So that brings me back to the Duggars. While I have a great deal of sympathy for the whole situation, particularly for the girls who were victims, I really am neither surprised nor troubled by the media attention given to their recent exposure. Yes, I think it is more than I want to read about or hear about. Yes, I think some people are taking advantage of their vulnerability. Yes, I think Jesus still loves each one of them. But none of us should be surprised at this widespread discussion.

When you challenge the whole world, don’t be surprised when the whole world responds!

The Duggars, faithful to the same group with the same slogan I once participated in, were willing to hold themselves as models for a “better” way of life, and they should be willing to pay the price of inquiry and analysis by those with whom they compared themselves. Bill Gothard, the teacher himself, experienced the same phenomenon. He proclaimed a “better” way, but failed to prove the comparison under examination—even in his own life.

The church is undergoing scrutiny by the eyes of a world no longer intimidated. The flaws of “superior” spirituality are becoming more evident. We have covered our sins and have failed to remove the log from our own eye. We have excused leaders and teachers and supported systems that deny the truth of our own inadequacies.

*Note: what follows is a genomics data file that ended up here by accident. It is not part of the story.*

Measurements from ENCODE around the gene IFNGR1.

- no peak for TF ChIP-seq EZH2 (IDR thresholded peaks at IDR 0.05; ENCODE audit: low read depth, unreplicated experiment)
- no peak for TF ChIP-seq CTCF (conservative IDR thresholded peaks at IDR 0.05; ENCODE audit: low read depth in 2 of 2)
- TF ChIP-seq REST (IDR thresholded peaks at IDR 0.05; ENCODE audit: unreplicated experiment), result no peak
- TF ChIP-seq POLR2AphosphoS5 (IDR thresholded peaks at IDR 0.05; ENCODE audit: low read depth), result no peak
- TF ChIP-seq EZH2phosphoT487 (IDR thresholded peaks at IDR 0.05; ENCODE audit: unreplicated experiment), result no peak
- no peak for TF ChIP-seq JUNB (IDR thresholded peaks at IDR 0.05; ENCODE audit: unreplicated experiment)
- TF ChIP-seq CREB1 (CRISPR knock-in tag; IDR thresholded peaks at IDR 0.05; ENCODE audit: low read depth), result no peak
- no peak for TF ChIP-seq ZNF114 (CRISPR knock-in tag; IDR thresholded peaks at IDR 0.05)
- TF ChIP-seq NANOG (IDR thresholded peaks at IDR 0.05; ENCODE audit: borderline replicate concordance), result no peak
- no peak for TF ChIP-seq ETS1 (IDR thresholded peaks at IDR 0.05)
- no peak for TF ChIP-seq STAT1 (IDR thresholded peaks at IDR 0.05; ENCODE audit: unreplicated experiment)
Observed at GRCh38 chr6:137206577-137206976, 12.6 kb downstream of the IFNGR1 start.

When spirituality is centered on behavior or performance, we provide for the world and our own people nothing more than a different list of rules than they have. Our list is better, we say. Follow our guidelines and you will avoid the errors and sins that have plagued you. The only problem is that our product does not compare all that well. Our list is just another list.

The Christian faith was never about a list. It was and is about a Person. According to the mystery, the Lord God loved us so much that He took on Himself humanity in the person of Jesus. Jesus, the love of God personified, offered life to those who would come to Him. Those who will admit their need, their inadequacy and failure, can find forgiveness, life, and joy in Him.

Christians are not better people than the rest of the world. Jesus is better. Our hope is not in our good, but in His good. Our forgiveness is not based on our love, but on His love. Our success is not based on our performance, but on His performance. Christians are forgiven, righteous, and hopeful—because of Jesus alone.